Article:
Haiti has the highest rate of cholera in the world a year after the disease first arrived in the country. Cholera has sickened more than 450,000 people in a nation of 10 million, or nearly 5 percent of the population, and killed more than 6,000.
At the anniversary of cholera's arrival in Haiti, it is also on the verge of becoming the leading cause of death by infectious disease in the Caribbean nation, according to health experts.
That's significantly more than the 100,000 to 300,000 cases documented annually in Bangladesh. The Democratic Republic of Congo sees 13,000 to 30,000 cases a year.
Cholera is likely to become endemic in Haiti, meaning it will become "native" to the country. It is very possible that it will be with Haiti for a very long time.
Haiti's has a status as the "most water insecure" country in the world, which means many people have insufficient access to clean water.
Haiti has long suffered from improper sanitation because of its poverty but sanitation conditions in the capital and other urban areas became much worse after last year's earthquake forced thousands of people to set up tents and basic shelters in public plazas, parks, soccer fields and other open areas.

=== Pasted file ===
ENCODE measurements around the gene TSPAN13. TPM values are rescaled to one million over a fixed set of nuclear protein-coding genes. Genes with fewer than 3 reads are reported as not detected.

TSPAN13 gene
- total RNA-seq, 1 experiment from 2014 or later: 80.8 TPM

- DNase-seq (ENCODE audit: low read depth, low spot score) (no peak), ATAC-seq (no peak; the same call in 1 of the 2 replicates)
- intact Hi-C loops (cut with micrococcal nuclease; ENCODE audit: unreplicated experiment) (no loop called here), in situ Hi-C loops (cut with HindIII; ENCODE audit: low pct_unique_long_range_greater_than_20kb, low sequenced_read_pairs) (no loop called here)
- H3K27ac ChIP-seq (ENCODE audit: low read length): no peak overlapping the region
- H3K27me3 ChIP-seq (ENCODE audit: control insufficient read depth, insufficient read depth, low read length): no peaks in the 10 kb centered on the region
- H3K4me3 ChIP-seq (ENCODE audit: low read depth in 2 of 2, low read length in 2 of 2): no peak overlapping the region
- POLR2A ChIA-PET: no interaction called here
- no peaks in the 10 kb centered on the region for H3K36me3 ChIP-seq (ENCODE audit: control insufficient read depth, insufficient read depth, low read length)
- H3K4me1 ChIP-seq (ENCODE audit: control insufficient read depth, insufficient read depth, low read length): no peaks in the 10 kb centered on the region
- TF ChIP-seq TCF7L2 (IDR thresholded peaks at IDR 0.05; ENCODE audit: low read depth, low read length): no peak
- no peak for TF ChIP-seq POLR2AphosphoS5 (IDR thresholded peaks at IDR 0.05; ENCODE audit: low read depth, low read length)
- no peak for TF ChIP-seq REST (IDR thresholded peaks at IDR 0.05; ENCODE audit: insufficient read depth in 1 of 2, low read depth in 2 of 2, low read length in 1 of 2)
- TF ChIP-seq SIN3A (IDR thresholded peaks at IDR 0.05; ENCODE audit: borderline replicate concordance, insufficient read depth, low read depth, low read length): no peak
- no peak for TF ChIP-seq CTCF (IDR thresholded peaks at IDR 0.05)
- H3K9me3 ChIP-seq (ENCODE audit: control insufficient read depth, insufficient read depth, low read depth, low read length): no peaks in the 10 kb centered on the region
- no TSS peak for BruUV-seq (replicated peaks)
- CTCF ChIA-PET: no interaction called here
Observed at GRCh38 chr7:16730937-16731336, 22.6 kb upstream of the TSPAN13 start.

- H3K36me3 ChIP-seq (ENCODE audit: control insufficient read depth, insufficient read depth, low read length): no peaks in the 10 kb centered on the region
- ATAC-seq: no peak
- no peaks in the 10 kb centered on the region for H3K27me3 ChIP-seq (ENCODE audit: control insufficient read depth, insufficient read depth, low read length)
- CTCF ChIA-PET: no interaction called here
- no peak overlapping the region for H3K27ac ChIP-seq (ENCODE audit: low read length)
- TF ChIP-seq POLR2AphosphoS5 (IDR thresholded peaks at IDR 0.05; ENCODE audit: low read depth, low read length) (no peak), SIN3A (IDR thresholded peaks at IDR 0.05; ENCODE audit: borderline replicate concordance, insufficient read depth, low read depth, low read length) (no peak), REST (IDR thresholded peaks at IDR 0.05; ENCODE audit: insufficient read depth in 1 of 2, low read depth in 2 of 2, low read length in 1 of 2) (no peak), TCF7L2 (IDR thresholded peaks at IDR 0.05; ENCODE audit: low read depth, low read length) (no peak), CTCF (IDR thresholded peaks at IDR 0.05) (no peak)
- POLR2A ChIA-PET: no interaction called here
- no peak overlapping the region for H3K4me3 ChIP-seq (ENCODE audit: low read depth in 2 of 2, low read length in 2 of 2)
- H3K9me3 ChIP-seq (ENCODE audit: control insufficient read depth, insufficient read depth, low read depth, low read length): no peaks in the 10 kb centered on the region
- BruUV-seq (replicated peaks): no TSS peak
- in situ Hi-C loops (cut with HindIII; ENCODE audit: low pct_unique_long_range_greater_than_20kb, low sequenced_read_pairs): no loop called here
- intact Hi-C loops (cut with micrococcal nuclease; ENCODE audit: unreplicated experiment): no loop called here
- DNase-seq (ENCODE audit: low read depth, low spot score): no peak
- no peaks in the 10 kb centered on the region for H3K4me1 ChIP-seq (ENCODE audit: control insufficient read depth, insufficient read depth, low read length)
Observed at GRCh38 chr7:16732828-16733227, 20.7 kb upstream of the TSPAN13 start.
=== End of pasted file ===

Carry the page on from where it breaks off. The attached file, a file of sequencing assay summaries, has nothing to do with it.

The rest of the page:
The epidemic threatens to worsen as the year's second rainy season causes the disease to spread.
Also worsen the situation will be the withdrawal of humanitarian workers who leave because of a lack of funding. That means fewer drainage services and less maintenance on the latrines aid workers set up in the settlement camps.
It is absolutely important to improve Haiti's water system and sanitation. The use of education, water treatment and oral vaccines is also important.
Star of Hope actions
Star of Hope has supplied water treatment directly after the earthquake to Star of Hope projects to “secure” the water available.
After the cholera outbreak a year ago, Star of Hope started to give out the water purification and oral vaccine to the projects again. Star of Hope also informed the school leaders, teachers, children and community leaders about safe water and also about the cholera.
Star of Hope also started several water projects at the schools and communities that Star of Hope support, meaning digging wells, building water pumps, building reservoirs and more. Most schools and communities now have easy access to safe water.
Currently Star of Hope is trying to raise funds together with Swedish agriculture magazine LAND to raise funds for water pipes in Hesse. If we can complete this, we will have water at the school in Hesse. This is great for the children and staff; they will have access to safe water for drinking, cooking and sanitation at the premises.
If you would like to donate money for this or any water project please contact Star of Hope. The importance of access to safe water has never been more obvious in Haiti.
I saw close up with my own eyes people of all ages suffering of this terrible disease last year. A couple of pictures from a hospital and Star of Hope actions below: